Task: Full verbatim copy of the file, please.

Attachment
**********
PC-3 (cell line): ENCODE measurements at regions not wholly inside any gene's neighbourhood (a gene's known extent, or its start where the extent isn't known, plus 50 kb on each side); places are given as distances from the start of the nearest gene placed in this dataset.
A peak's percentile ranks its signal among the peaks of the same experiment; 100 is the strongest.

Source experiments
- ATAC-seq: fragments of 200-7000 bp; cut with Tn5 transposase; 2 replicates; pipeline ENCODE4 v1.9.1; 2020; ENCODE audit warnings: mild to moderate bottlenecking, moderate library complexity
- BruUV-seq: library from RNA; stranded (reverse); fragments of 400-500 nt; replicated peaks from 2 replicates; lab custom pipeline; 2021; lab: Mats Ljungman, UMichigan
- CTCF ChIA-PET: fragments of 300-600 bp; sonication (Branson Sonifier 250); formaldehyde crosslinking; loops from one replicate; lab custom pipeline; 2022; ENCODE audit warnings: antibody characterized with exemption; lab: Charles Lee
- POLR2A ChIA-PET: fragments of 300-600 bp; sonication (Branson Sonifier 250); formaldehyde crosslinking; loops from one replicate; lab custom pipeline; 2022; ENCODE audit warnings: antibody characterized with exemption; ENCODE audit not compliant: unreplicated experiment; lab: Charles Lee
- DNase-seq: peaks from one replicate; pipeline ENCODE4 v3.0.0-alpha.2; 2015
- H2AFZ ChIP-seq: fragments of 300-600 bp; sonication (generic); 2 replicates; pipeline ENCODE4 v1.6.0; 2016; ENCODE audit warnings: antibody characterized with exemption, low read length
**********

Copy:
PC-3 (cell line): ENCODE measurements at regions not wholly inside any gene's neighbourhood (a gene's known extent, or its start where the extent isn't known, plus 50 kb on each side); places are given as distances from the start of the nearest gene placed in this dataset.
A peak's percentile ranks its signal among the peaks of the same experiment; 100 is the strongest.

Source experiments
- ATAC-seq: fragments of 200-7000 bp; cut with Tn5 transposase; 2 replicates; pipeline ENCODE4 v1.9.1; 2020; ENCODE audit warnings: mild to moderate bottlenecking, moderate library complexity
- BruUV-seq: library from RNA; stranded (reverse); fragments of 400-500 nt; replicated peaks from 2 replicates; lab custom pipeline; 2021; lab: Mats Ljungman, UMichigan
- CTCF ChIA-PET: fragments of 300-600 bp; sonication (Branson Sonifier 250); formaldehyde crosslinking; loops from one replicate; lab custom pipeline; 2022; ENCODE audit warnings: antibody characterized with exemption; lab: Charles Lee
- POLR2A ChIA-PET: fragments of 300-600 bp; sonication (Branson Sonifier 250); formaldehyde crosslinking; loops from one replicate; lab custom pipeline; 2022; ENCODE audit warnings: antibody characterized with exemption; ENCODE audit not compliant: unreplicated experiment; lab: Charles Lee
- DNase-seq: peaks from one replicate; pipeline ENCODE4 v3.0.0-alpha.2; 2015
- H2AFZ ChIP-seq: fragments of 300-600 bp; sonication (generic); 2 replicates; pipeline ENCODE4 v1.6.0; 2016; ENCODE audit warnings: antibody characterized with exemption, low read length